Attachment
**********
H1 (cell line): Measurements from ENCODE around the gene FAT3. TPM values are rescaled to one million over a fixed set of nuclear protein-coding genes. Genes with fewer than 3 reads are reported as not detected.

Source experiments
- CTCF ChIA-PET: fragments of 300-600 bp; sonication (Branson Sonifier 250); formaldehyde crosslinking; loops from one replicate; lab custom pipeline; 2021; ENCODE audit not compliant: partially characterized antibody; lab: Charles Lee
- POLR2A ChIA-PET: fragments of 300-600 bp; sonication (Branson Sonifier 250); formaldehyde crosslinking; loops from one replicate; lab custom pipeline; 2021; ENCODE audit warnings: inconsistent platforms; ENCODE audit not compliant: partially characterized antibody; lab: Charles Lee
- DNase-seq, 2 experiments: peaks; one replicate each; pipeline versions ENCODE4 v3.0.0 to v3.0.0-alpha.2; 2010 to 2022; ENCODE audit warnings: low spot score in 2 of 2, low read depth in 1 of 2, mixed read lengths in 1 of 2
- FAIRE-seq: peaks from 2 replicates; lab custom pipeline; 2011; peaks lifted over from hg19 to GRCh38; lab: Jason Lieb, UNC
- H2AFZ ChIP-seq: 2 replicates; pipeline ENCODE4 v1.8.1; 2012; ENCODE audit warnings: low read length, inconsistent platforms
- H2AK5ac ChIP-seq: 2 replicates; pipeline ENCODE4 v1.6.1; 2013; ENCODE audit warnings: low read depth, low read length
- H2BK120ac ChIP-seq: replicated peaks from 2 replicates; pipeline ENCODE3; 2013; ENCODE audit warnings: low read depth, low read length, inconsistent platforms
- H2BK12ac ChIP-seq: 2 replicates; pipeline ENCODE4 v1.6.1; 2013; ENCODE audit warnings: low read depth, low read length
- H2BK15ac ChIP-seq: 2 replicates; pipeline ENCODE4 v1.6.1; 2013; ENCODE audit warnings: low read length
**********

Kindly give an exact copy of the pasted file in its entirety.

H1 (cell line): Measurements from ENCODE around the gene FAT3. TPM values are rescaled to one million over a fixed set of nuclear protein-coding genes. Genes with fewer than 3 reads are reported as not detected.

Source experiments
- CTCF ChIA-PET: fragments of 300-600 bp; sonication (Branson Sonifier 250); formaldehyde crosslinking; loops from one replicate; lab custom pipeline; 2021; ENCODE audit not compliant: partially characterized antibody; lab: Charles Lee
- POLR2A ChIA-PET: fragments of 300-600 bp; sonication (Branson Sonifier 250); formaldehyde crosslinking; loops from one replicate; lab custom pipeline; 2021; ENCODE audit warnings: inconsistent platforms; ENCODE audit not compliant: partially characterized antibody; lab: Charles Lee
- DNase-seq, 2 experiments: peaks; one replicate each; pipeline versions ENCODE4 v3.0.0 to v3.0.0-alpha.2; 2010 to 2022; ENCODE audit warnings: low spot score in 2 of 2, low read depth in 1 of 2, mixed read lengths in 1 of 2
- FAIRE-seq: peaks from 2 replicates; lab custom pipeline; 2011; peaks lifted over from hg19 to GRCh38; lab: Jason Lieb, UNC
- H2AFZ ChIP-seq: 2 replicates; pipeline ENCODE4 v1.8.1; 2012; ENCODE audit warnings: low read length, inconsistent platforms
- H2AK5ac ChIP-seq: 2 replicates; pipeline ENCODE4 v1.6.1; 2013; ENCODE audit warnings: low read depth, low read length
- H2BK120ac ChIP-seq: replicated peaks from 2 replicates; pipeline ENCODE3; 2013; ENCODE audit warnings: low read depth, low read length, inconsistent platforms
- H2BK12ac ChIP-seq: 2 replicates; pipeline ENCODE4 v1.6.1; 2013; ENCODE audit warnings: low read depth, low read length
- H2BK15ac ChIP-seq: 2 replicates; pipeline ENCODE4 v1.6.1; 2013; ENCODE audit warnings: low read length